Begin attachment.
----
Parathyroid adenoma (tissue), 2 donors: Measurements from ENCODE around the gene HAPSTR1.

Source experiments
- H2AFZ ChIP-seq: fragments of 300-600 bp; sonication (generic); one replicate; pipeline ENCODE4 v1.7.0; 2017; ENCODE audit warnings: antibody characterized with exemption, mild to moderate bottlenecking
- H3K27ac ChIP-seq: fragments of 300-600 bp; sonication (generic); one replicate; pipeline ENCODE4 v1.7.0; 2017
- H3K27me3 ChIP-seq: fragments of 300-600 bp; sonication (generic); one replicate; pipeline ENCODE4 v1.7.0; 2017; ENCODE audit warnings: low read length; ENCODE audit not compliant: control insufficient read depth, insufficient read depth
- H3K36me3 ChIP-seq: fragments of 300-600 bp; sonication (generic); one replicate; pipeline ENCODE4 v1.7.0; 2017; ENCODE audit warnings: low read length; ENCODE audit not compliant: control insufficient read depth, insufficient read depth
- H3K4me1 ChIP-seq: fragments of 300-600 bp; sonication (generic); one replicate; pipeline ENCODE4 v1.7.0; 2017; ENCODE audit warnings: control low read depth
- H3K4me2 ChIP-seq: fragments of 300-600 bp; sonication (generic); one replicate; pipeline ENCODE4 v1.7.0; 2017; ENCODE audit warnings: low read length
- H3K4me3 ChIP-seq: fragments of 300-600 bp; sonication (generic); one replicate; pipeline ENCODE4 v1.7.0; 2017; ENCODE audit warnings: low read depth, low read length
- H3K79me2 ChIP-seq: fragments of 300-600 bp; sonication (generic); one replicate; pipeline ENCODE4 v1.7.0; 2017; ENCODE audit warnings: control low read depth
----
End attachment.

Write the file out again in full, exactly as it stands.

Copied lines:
Parathyroid adenoma (tissue), 2 donors: Measurements from ENCODE around the gene HAPSTR1.

Source experiments
- H2AFZ ChIP-seq: fragments of 300-600 bp; sonication (generic); one replicate; pipeline ENCODE4 v1.7.0; 2017; ENCODE audit warnings: antibody characterized with exemption, mild to moderate bottlenecking
- H3K27ac ChIP-seq: fragments of 300-600 bp; sonication (generic); one replicate; pipeline ENCODE4 v1.7.0; 2017
- H3K27me3 ChIP-seq: fragments of 300-600 bp; sonication (generic); one replicate; pipeline ENCODE4 v1.7.0; 2017; ENCODE audit warnings: low read length; ENCODE audit not compliant: control insufficient read depth, insufficient read depth
- H3K36me3 ChIP-seq: fragments of 300-600 bp; sonication (generic); one replicate; pipeline ENCODE4 v1.7.0; 2017; ENCODE audit warnings: low read length; ENCODE audit not compliant: control insufficient read depth, insufficient read depth
- H3K4me1 ChIP-seq: fragments of 300-600 bp; sonication (generic); one replicate; pipeline ENCODE4 v1.7.0; 2017; ENCODE audit warnings: control low read depth
- H3K4me2 ChIP-seq: fragments of 300-600 bp; sonication (generic); one replicate; pipeline ENCODE4 v1.7.0; 2017; ENCODE audit warnings: low read length
- H3K4me3 ChIP-seq: fragments of 300-600 bp; sonication (generic); one replicate; pipeline ENCODE4 v1.7.0; 2017; ENCODE audit warnings: low read depth, low read length
- H3K79me2 ChIP-seq: fragments of 300-600 bp; sonication (generic); one replicate; pipeline ENCODE4 v1.7.0; 2017; ENCODE audit warnings: control low read depth